"Captain Gray in the Pacific Northwest: Captain Gray's Voyages of Discovery 1787 - 1793" (used book)
Captain Gray in the Pacific Northwest: Captain Gray's Voyages of Discovery 1787 - 1793
by Francis E. Cross & Charles M. Parkin, Jr.
About the book
Used book. Hardcover. Dust jacket included. Good condition.
As he sailed out of Boston that October morning in 1787, little did Captain Gray realize the part he would play in Jefferson’s dreams for expansion – a United States that would stretch from the Atlantic to the Pacific. For it started out quite unceremoniously, a small entrepreneurial expedition consisting of the 83-foot Columbia and a sloop, the Lady Washington.
The outward voyage to the Pacific Northwest coast via the Falkland Islands took nearly twelve months. It was marked by many incidents: long delays; officer and crew desertions; a drowning; a man captured and three men wounded; an Indian attack; and two deaths form scurvy. And all the time a watch had to be maintained for Spanish ships which dominated this part of the new world.
Upon arrival to the Northwest’s primeval and uncharted shore, Gray immediately set about the task of gaining a cargo of sea otter pelts from the Indians. He topped off his load with sandalwood in the Sandwich Islands and swapped his cargo with tea in China.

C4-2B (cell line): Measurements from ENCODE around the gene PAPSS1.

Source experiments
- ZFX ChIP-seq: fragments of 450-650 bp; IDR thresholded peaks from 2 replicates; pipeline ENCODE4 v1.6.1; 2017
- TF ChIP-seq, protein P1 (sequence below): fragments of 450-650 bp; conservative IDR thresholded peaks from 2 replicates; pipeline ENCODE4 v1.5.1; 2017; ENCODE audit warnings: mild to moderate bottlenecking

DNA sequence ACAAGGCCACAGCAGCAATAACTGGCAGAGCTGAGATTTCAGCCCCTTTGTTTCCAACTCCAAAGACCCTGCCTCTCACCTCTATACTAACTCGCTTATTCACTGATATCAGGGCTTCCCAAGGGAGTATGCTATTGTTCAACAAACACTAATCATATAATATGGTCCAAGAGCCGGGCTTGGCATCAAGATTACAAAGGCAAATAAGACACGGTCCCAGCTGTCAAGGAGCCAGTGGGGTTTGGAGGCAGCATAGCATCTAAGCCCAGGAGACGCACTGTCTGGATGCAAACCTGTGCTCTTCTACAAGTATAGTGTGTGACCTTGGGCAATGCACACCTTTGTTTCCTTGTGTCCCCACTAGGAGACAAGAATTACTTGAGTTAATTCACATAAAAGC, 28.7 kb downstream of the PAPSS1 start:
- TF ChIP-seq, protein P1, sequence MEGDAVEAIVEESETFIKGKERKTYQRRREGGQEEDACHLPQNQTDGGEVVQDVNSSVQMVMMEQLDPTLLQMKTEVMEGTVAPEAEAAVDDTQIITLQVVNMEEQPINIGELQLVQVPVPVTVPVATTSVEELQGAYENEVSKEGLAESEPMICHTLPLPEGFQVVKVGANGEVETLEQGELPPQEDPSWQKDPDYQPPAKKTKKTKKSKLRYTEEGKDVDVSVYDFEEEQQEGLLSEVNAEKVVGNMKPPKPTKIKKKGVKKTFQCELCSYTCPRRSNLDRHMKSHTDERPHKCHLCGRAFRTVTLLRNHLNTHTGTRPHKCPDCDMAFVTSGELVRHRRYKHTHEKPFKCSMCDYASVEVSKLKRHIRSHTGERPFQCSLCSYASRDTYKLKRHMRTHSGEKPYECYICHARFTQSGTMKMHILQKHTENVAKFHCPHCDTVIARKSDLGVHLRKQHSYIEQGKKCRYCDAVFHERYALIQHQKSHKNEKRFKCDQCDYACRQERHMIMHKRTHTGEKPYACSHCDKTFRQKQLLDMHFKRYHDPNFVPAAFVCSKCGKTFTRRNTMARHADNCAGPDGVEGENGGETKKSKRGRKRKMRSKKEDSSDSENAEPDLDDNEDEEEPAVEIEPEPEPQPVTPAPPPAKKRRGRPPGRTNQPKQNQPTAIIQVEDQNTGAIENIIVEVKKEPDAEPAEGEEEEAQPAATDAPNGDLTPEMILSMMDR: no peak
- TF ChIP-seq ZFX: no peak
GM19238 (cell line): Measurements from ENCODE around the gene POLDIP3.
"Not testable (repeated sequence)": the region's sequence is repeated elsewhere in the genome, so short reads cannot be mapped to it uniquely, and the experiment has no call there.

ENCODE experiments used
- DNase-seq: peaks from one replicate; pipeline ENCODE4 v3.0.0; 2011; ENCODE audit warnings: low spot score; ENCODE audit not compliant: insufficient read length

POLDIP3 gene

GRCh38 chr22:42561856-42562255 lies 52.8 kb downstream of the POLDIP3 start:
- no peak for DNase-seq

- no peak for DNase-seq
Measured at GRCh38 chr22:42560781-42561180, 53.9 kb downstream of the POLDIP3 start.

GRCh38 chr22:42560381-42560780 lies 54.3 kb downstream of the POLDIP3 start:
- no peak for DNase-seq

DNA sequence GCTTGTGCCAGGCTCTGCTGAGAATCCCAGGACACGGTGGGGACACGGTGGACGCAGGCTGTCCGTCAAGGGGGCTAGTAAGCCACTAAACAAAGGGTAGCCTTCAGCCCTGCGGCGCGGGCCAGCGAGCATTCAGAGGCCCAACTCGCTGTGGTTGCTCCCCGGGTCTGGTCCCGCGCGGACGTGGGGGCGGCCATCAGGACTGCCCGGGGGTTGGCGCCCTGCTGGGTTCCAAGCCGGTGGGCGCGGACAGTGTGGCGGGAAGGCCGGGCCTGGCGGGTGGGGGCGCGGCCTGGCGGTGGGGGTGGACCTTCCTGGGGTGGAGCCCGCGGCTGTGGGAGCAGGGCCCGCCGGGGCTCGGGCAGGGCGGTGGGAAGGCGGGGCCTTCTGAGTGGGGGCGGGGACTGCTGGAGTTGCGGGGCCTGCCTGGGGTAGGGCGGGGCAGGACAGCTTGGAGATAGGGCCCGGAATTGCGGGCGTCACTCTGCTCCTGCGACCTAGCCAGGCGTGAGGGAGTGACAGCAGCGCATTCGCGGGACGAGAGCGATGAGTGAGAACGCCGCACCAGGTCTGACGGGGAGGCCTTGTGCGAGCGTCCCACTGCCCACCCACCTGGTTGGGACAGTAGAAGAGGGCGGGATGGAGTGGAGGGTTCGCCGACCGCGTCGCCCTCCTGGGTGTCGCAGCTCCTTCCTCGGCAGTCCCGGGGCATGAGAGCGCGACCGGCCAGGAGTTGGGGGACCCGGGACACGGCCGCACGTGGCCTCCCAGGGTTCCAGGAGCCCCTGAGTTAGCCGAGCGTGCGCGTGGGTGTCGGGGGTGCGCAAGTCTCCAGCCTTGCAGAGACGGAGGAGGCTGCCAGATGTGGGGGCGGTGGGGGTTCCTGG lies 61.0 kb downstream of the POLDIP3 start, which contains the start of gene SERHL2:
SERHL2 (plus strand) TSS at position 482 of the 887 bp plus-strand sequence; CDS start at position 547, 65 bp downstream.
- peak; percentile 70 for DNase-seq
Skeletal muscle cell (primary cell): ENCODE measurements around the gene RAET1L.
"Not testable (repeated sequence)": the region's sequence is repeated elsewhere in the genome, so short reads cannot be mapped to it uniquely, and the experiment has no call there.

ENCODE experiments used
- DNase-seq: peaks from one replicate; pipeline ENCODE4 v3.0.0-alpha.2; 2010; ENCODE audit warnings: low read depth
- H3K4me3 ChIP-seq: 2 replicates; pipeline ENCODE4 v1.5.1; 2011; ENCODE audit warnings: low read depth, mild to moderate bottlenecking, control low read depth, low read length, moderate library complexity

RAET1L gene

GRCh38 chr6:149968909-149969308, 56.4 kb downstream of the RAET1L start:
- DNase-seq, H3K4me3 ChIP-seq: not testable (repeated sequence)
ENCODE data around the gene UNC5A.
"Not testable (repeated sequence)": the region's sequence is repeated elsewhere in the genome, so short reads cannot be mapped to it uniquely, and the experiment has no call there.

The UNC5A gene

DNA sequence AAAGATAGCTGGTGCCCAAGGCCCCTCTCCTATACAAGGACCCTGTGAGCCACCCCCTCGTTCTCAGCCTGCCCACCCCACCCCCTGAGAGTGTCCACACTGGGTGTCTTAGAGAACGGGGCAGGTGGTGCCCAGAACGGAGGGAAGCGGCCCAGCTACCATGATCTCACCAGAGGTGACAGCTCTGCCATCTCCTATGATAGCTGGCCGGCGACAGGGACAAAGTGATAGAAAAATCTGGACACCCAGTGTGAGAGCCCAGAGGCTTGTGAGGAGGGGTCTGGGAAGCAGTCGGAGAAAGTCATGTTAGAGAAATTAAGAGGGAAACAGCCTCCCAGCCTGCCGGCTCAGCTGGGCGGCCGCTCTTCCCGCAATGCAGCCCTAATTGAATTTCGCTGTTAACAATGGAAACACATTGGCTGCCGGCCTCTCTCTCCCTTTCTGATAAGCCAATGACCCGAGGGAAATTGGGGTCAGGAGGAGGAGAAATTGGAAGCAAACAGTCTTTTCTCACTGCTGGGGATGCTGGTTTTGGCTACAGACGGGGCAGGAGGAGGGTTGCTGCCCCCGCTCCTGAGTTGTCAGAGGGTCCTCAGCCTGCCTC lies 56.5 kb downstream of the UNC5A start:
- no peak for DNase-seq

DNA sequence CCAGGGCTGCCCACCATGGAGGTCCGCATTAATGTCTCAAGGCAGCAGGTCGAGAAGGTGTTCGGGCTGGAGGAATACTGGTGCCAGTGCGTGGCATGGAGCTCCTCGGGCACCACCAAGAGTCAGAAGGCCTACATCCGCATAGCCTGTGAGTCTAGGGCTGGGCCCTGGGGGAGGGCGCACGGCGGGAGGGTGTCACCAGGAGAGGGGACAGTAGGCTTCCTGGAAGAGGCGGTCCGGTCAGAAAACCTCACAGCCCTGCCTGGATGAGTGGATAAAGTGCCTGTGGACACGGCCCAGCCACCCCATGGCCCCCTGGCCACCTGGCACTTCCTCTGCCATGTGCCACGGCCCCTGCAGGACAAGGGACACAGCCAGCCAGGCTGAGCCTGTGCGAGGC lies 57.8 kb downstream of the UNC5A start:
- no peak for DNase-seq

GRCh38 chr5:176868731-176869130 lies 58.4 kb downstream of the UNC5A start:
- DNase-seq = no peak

Upon his return to Boston, Gray was hailed with great enthusiasm by his new nation. He had earned a place in history as the first American to land on the Northwest coast and the firsts American to circumnavigate the globe.
But Gray was destined for greater honors. The Columbia loaded with another three-year supply of stores, bartering gods and a 45-ton sloop in frame, Gray once again departed for the Northwest. Sailing along the coast the Columbia went about collecting furs. After a skirmish in Alaska with Indians, Gray returned south to his winter base, which he called Fort Defiance. Here the sloop Adventure was completed, making it the first American vessel to be built on the Pacific coast.
Another abortive Indian attack and the Columbia headed south again where Gray made an important discovery which was later named Grays Harbor. Then the persistent Gray, probing for further penetration into the mainland proved the dangerous bar of Asuncion Entry could be safely crossed. Thus, the American succeeded where several European navigators had failed.
Once inside the inlet, Gray ascended the river a distance of twenty-five miles. He traded with the astonished natives, made surveys, and drafted a chart. He named the broad river Columbia’s River.
But long before he died in 1806, and in spite of his great accomplishments, Robert Gray had become a forgotten man. It wasn’t until the late 1830’s that Captain Gray’s exploits wee fully appreciated, when they became the basis by which the United States laid claim to sovereignty over the vast Oregon Country. If it had not been for Captain Gray, this land which had been disputed by Spain, Russia, Great Britain and the United States, would not have gone to the United States as auspiciously as it did.